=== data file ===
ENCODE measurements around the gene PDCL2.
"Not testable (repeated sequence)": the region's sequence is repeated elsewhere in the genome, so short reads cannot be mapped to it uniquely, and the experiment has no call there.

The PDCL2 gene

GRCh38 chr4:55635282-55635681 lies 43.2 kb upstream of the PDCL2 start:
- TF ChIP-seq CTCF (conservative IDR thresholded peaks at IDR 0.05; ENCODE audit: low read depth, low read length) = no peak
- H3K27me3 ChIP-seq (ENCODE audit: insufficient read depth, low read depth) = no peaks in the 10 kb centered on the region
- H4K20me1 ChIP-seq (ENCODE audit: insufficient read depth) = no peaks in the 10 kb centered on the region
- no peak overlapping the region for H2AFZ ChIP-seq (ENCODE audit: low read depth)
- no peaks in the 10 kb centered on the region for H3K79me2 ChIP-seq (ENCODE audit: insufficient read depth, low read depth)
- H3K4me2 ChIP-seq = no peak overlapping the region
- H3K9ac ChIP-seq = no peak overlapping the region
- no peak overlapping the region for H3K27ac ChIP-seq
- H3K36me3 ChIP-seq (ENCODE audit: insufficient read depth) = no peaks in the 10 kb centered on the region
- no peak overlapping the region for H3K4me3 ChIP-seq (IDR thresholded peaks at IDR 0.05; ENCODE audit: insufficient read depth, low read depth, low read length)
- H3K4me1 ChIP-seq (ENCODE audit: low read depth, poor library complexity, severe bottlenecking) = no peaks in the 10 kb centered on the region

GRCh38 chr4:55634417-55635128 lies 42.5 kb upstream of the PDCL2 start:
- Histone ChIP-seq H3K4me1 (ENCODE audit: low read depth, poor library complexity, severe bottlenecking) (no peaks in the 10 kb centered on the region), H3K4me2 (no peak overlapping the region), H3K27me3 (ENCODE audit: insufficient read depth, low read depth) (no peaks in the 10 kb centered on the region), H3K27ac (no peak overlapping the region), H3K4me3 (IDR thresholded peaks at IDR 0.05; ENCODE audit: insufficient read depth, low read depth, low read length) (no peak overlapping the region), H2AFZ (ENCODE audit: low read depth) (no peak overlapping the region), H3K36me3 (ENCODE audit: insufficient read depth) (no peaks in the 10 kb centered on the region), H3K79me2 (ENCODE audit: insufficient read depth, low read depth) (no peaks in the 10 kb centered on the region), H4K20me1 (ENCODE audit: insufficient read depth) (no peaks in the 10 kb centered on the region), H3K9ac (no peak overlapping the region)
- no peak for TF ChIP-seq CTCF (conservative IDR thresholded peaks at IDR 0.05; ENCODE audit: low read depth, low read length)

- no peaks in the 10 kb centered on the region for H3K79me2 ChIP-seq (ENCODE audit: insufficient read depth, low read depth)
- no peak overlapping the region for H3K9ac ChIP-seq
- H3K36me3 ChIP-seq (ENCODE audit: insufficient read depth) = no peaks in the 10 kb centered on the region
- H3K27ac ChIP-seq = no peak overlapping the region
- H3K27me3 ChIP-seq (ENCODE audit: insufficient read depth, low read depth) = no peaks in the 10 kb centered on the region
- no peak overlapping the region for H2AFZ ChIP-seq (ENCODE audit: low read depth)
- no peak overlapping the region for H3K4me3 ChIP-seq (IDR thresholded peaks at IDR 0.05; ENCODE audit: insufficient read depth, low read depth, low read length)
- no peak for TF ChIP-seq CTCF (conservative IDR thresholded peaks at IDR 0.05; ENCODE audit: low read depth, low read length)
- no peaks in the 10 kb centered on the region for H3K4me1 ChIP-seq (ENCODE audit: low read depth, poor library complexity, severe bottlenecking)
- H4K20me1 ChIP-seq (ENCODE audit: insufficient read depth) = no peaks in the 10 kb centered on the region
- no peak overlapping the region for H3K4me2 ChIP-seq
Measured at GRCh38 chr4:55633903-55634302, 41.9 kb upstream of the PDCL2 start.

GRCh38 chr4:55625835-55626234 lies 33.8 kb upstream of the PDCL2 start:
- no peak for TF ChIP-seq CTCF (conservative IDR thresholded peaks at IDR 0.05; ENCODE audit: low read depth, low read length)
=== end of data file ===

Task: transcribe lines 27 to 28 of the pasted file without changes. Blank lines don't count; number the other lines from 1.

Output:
- no peaks in the 10 kb centered on the region for H3K4me1 ChIP-seq (ENCODE audit: low read depth, poor library complexity, severe bottlenecking)
- H4K20me1 ChIP-seq (ENCODE audit: insufficient read depth) = no peaks in the 10 kb centered on the region